U.S. — The results of a new study conducted by NBC News found that 97% of female viewers who tune into episodes of Dateline are researching how to kill their husbands. Producers of the long-running news program, known for its true crime documentaries and investigative reporting, are reportedly "uneasy" about the results of the study.
"True crime is a big genre and Dateline was one of the first pioneers. These stories pull users in with morbid curiosity but also educate them on how to stay safe," said NBC showrunner Dana Hanson. "I didn't expect anyone to use this knowledge for evil."
Experts believe Dateline has become the preferred method of murder research because of how many episodes involve a killer being caught because of their Google search history. A web search for "how to murder my husband and get away with it" is a bigger red flag for detectives than Friday night viewings of Dateline.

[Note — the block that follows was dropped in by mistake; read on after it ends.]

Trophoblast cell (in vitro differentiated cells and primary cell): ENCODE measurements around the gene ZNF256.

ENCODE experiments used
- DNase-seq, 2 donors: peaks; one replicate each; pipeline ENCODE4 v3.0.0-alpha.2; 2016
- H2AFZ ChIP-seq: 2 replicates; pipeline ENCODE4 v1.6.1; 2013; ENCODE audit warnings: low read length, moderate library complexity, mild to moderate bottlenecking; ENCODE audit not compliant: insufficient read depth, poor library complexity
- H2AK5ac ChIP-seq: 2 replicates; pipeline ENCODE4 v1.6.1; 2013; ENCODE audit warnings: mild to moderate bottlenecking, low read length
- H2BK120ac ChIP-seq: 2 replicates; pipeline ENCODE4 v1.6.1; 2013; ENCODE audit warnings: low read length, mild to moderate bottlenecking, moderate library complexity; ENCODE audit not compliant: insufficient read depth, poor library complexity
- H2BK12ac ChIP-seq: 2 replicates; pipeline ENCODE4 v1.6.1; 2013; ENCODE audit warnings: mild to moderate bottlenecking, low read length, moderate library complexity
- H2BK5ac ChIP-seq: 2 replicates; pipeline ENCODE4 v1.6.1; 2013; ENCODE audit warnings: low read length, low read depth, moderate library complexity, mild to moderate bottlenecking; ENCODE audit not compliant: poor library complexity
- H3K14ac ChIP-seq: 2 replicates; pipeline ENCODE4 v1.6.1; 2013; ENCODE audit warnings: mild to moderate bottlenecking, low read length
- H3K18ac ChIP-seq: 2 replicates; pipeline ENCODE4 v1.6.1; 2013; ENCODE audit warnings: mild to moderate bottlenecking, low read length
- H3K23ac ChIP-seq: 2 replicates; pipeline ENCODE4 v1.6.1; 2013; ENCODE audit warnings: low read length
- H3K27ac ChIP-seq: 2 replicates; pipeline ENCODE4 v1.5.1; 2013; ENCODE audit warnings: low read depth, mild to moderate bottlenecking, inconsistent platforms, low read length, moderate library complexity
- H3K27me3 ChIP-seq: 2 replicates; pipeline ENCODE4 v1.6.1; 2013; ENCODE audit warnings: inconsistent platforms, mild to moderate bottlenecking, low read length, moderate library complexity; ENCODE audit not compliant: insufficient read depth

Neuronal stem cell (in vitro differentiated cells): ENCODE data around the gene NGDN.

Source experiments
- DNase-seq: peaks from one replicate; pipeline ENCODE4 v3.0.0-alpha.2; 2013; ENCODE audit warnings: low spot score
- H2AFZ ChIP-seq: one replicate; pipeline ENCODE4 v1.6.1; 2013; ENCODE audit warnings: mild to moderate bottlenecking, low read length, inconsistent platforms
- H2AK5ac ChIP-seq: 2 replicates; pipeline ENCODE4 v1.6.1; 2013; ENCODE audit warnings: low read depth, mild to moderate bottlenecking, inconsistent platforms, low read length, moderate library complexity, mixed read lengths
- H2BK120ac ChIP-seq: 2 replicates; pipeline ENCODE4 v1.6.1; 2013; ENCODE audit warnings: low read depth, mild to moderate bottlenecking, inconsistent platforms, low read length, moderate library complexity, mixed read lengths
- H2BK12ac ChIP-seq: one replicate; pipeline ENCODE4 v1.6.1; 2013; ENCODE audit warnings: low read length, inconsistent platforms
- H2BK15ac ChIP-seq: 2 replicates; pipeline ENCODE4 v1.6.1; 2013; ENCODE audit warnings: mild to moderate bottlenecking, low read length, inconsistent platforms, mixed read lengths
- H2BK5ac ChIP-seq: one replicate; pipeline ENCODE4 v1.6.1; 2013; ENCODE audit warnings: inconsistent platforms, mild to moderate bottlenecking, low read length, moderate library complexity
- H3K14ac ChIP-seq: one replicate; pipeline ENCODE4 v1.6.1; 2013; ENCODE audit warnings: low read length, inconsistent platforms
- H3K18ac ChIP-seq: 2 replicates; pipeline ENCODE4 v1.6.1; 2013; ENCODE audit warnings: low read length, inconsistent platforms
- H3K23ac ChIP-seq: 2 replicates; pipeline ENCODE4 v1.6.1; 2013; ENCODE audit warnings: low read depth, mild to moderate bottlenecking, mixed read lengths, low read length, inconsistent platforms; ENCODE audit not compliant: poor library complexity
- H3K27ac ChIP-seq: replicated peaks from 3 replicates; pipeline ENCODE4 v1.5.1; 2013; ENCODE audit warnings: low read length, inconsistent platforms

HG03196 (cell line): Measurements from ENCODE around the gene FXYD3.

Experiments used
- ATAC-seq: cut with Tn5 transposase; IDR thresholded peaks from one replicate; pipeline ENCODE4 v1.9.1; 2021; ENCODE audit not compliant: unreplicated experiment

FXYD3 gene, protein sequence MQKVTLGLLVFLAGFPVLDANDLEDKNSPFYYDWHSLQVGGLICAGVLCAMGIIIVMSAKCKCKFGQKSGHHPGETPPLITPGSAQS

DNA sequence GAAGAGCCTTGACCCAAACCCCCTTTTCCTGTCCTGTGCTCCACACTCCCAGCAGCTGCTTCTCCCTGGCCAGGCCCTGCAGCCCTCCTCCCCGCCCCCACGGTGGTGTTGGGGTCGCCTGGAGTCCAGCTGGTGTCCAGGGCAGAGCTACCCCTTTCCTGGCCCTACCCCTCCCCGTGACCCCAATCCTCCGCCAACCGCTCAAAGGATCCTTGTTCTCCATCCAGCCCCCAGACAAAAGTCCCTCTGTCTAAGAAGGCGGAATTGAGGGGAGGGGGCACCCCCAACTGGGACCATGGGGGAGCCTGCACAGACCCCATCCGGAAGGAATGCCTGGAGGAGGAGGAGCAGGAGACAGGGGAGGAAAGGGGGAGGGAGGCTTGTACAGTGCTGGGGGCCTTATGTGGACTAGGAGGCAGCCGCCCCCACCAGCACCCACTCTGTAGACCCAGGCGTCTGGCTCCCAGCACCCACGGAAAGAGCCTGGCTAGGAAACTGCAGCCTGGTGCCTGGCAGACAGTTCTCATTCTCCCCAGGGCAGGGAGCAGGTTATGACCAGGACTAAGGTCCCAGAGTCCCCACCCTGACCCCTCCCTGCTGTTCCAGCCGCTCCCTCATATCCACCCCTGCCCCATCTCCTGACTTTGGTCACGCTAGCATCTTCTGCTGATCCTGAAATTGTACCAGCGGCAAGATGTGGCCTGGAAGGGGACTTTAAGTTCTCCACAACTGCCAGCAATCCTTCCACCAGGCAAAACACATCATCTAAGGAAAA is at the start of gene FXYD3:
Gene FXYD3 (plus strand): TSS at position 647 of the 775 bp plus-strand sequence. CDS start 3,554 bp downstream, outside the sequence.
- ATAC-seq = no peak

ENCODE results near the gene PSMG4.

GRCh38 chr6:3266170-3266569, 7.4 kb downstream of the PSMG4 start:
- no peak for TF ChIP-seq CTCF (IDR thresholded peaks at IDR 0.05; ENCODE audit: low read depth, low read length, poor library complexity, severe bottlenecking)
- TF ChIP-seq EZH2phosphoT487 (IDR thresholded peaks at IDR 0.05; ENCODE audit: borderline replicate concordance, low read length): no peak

"I learned very quickly not to google anything about murder," said Sheila Evers, a 54-year-old woman who is serving a life sentence for killing her husband. "That's how you get caught! But the police don't track TV shows. You gotta' use your head!"
Though Evers had been careful not to explicitly research murder on the Internet, she was caught when police discovered searches for "what episode of dateline is best for learning how to murder my husband" and "that dateline episodes with the wood chipper."
Dateline will premiere an episode on Sheila Evers' case this fall.
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